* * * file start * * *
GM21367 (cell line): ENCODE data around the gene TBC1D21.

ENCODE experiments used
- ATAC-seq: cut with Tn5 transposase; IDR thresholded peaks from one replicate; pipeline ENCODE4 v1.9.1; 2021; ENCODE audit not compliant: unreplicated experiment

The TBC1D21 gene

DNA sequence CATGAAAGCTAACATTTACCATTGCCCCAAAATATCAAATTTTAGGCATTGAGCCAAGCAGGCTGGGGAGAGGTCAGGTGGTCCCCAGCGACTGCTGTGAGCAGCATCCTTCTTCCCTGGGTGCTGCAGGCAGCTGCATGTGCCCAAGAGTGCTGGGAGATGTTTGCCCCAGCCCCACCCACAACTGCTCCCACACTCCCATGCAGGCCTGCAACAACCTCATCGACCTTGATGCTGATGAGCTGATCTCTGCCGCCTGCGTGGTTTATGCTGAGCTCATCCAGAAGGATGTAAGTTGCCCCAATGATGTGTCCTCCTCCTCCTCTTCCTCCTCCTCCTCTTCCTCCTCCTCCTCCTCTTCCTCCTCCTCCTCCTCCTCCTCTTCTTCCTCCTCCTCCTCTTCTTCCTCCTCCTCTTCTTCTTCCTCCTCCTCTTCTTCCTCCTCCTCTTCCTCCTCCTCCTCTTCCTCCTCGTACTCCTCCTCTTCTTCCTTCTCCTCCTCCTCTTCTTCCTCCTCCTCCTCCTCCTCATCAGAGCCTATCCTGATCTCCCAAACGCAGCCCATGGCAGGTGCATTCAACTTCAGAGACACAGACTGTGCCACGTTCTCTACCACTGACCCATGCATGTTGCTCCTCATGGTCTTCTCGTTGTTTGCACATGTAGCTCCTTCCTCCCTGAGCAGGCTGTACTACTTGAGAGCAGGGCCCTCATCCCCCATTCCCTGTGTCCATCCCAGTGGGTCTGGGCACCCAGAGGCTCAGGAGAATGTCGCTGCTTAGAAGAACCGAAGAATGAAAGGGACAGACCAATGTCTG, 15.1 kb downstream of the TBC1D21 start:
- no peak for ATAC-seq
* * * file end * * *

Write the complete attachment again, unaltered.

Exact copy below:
GM21367 (cell line): ENCODE data around the gene TBC1D21.

ENCODE experiments used
- ATAC-seq: cut with Tn5 transposase; IDR thresholded peaks from one replicate; pipeline ENCODE4 v1.9.1; 2021; ENCODE audit not compliant: unreplicated experiment

The TBC1D21 gene

DNA sequence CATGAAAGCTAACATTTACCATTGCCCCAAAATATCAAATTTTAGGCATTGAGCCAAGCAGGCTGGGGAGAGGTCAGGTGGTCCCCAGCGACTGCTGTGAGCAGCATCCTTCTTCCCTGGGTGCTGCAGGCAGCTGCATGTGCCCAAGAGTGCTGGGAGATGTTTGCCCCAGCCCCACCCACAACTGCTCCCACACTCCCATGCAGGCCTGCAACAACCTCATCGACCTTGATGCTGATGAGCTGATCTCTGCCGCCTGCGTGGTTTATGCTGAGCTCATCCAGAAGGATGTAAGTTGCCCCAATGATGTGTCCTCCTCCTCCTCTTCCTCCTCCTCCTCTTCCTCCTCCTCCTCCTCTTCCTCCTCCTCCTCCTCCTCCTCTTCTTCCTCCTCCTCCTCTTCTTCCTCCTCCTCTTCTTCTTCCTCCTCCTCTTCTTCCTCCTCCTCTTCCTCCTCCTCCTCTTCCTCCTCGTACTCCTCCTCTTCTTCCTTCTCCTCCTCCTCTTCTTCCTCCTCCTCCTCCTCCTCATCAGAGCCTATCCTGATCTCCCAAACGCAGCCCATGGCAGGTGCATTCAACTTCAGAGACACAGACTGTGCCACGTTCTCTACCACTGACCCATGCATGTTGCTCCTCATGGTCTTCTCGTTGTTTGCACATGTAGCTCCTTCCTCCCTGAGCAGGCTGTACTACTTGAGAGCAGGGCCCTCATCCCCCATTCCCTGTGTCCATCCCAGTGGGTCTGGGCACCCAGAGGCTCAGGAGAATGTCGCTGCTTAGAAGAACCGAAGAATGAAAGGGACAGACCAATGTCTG, 15.1 kb downstream of the TBC1D21 start:
- no peak for ATAC-seq